The day our provisions ran out and the commando came, it was up and out, down the mountain, through the Germans soldiers, over, out, that was some kind of noise, Father recalled. At two in the morning, they slid down the mountainside in deep snow, down a chute that was used to send tree trunks down to the valley. The Germans trained searchlights up from Kamnik, it was so bright, every movement was visible. There was shooting in the valley and all you could see were red and blue streaks. Leaves and branches rained down from the trees and one partisan was lying on the ground, yelling help me, help me, Father tells us, but he just ran as if the devil were on his heels. They’d gotten separated while escaping, he and two other partisans ran across the road and right in front of a German soldier with a machine gun. I’m a dead man, Father told himself, now I’m going to get shot, but the German made it clear that he should disappear. He waved Father on. Quick, quick, the soldier said. He was a good one, Father says, one of the good ones, I’ll never forget him. Father’s group reached the river and the commander yelled: Cross through the water, we’ll never make it over the bridge! The first one who stepped in the river vanished, washed away like nothing. They’d clung to each other and made it across. The water rushed over him and his brother and this in January. For people in war it’s like being hares in a hunt, only much worse, Father says.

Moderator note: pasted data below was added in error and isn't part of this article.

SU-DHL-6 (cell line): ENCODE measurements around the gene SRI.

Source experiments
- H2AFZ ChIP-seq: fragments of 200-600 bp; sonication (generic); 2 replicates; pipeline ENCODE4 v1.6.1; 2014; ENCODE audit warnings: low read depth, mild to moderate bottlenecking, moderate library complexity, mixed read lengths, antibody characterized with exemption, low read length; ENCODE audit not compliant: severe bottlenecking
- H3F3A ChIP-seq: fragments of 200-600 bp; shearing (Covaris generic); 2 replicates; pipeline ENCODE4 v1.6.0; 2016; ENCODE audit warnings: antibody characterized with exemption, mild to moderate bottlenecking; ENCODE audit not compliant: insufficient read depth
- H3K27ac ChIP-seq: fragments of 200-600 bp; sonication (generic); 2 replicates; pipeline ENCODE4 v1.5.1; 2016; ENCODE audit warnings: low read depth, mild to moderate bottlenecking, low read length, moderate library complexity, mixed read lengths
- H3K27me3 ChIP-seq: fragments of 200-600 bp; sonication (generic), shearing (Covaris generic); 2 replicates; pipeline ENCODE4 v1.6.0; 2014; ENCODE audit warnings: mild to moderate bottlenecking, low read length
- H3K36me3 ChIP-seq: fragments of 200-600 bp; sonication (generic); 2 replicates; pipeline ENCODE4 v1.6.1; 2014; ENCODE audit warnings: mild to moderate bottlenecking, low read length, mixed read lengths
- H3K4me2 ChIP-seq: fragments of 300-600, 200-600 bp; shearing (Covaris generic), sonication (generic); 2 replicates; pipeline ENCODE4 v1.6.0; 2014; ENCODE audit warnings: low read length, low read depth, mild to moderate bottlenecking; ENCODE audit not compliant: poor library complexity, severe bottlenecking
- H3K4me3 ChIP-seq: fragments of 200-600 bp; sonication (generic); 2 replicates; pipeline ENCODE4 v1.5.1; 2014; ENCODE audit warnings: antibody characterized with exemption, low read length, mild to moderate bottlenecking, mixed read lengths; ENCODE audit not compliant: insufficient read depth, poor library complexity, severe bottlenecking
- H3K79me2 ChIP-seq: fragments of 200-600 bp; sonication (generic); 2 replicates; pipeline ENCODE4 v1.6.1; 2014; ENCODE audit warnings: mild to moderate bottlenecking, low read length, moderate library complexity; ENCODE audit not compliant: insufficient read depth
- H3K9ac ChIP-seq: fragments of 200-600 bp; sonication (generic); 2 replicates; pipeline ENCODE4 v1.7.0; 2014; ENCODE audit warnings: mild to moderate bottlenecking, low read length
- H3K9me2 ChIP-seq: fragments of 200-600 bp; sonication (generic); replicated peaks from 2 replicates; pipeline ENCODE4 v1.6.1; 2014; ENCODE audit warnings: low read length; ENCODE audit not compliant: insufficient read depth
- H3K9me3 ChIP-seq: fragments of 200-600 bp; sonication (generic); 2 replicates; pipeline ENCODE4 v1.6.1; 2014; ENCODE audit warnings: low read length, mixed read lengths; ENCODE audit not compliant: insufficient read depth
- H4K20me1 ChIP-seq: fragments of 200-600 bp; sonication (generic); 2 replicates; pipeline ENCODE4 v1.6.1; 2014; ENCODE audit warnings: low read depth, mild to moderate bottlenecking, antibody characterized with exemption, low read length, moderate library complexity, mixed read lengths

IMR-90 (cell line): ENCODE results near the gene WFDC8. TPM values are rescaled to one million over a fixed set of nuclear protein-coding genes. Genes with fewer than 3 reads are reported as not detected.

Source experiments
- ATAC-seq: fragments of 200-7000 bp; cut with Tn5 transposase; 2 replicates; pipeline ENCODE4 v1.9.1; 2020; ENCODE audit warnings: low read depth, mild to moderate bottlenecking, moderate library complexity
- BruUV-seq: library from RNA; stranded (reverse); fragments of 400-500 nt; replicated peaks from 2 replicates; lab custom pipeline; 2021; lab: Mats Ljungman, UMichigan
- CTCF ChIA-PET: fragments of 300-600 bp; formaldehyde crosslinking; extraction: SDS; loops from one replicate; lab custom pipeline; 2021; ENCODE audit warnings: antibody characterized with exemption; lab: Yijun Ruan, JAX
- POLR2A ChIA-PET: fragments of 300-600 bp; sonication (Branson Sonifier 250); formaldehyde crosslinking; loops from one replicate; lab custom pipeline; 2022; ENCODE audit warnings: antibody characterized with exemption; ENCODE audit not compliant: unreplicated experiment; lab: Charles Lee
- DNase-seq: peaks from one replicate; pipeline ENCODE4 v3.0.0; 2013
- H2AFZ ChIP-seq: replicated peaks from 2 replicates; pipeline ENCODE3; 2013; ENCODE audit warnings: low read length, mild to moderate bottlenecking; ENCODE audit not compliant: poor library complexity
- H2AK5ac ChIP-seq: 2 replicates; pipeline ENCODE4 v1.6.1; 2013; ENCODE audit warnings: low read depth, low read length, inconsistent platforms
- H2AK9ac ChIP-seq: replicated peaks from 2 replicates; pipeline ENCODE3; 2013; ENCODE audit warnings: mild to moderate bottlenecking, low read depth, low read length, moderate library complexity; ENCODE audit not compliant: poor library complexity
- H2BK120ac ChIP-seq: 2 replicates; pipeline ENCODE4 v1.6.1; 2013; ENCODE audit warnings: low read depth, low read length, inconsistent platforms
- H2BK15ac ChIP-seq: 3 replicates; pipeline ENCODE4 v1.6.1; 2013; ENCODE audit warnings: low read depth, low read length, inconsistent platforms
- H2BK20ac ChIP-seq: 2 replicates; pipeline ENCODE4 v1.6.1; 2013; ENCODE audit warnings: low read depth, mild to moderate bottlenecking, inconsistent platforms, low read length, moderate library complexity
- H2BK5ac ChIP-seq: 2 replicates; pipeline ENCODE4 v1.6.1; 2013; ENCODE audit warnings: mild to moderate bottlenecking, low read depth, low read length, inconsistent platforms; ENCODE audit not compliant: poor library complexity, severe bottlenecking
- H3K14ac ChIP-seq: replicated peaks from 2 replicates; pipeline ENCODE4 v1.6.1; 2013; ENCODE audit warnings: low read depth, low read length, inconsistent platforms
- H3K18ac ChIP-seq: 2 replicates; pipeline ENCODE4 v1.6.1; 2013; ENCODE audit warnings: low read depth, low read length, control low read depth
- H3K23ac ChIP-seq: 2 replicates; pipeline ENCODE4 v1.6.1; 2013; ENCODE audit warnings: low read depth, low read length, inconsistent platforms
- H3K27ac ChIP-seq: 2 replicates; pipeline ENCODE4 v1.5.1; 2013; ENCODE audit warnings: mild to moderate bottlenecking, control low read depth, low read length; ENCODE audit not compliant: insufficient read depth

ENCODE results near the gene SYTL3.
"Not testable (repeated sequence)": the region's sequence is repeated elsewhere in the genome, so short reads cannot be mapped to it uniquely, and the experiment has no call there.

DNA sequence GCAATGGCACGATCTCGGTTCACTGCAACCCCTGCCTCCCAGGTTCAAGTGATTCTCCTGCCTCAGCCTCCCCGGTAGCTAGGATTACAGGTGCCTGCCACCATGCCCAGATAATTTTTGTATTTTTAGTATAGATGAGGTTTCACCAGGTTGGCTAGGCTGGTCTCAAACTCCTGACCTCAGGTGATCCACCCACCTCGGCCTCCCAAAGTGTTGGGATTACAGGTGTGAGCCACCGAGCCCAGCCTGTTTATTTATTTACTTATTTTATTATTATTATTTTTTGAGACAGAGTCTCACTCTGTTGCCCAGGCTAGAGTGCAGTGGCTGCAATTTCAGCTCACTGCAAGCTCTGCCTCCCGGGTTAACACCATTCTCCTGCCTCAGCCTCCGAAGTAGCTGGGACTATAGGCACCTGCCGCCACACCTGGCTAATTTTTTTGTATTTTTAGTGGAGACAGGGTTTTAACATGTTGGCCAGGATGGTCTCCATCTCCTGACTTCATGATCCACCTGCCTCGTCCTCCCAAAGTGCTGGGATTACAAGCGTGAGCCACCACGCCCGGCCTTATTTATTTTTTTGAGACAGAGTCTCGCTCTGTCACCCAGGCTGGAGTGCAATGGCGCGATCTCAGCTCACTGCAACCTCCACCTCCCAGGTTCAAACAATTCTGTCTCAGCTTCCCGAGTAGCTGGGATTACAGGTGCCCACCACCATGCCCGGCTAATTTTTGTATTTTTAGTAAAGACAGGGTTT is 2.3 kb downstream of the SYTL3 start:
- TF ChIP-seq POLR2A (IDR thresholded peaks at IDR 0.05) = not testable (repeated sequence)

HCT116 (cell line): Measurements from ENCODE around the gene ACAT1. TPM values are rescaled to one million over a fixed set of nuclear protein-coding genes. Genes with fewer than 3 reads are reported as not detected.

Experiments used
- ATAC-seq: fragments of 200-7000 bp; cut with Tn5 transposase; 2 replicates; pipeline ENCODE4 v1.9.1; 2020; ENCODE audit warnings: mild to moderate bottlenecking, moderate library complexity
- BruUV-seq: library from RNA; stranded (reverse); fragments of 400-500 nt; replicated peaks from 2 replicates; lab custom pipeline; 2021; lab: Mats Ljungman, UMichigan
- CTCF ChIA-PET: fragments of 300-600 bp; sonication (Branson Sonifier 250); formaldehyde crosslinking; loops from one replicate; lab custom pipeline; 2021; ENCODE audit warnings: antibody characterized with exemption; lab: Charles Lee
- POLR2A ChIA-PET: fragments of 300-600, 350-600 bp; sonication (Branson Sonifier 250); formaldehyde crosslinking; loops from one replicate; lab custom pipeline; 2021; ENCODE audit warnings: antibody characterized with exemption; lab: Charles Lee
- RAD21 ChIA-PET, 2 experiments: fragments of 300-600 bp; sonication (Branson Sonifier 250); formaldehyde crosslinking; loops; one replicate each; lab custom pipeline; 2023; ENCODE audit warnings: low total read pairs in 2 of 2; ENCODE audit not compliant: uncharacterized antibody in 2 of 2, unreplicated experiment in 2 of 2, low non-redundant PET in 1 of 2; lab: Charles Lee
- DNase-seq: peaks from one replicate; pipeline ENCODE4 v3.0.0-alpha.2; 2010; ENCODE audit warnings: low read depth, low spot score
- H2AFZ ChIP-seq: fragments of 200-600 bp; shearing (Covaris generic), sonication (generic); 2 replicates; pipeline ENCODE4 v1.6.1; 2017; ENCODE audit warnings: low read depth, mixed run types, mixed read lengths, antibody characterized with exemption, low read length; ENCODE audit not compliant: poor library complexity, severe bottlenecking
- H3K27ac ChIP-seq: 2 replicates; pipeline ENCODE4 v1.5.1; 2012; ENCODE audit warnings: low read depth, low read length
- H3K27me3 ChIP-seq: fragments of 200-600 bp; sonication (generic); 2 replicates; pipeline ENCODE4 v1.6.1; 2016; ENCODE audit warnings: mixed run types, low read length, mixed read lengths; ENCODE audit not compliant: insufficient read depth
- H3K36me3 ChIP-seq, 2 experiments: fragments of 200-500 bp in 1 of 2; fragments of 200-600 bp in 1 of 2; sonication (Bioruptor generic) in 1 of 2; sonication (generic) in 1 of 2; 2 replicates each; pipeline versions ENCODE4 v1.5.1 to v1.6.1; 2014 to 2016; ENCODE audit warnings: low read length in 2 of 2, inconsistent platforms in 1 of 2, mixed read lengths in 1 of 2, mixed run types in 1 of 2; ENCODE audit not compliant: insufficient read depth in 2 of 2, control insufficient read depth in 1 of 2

Yes, Peter confirmed, we were the hares and hunger was our commander.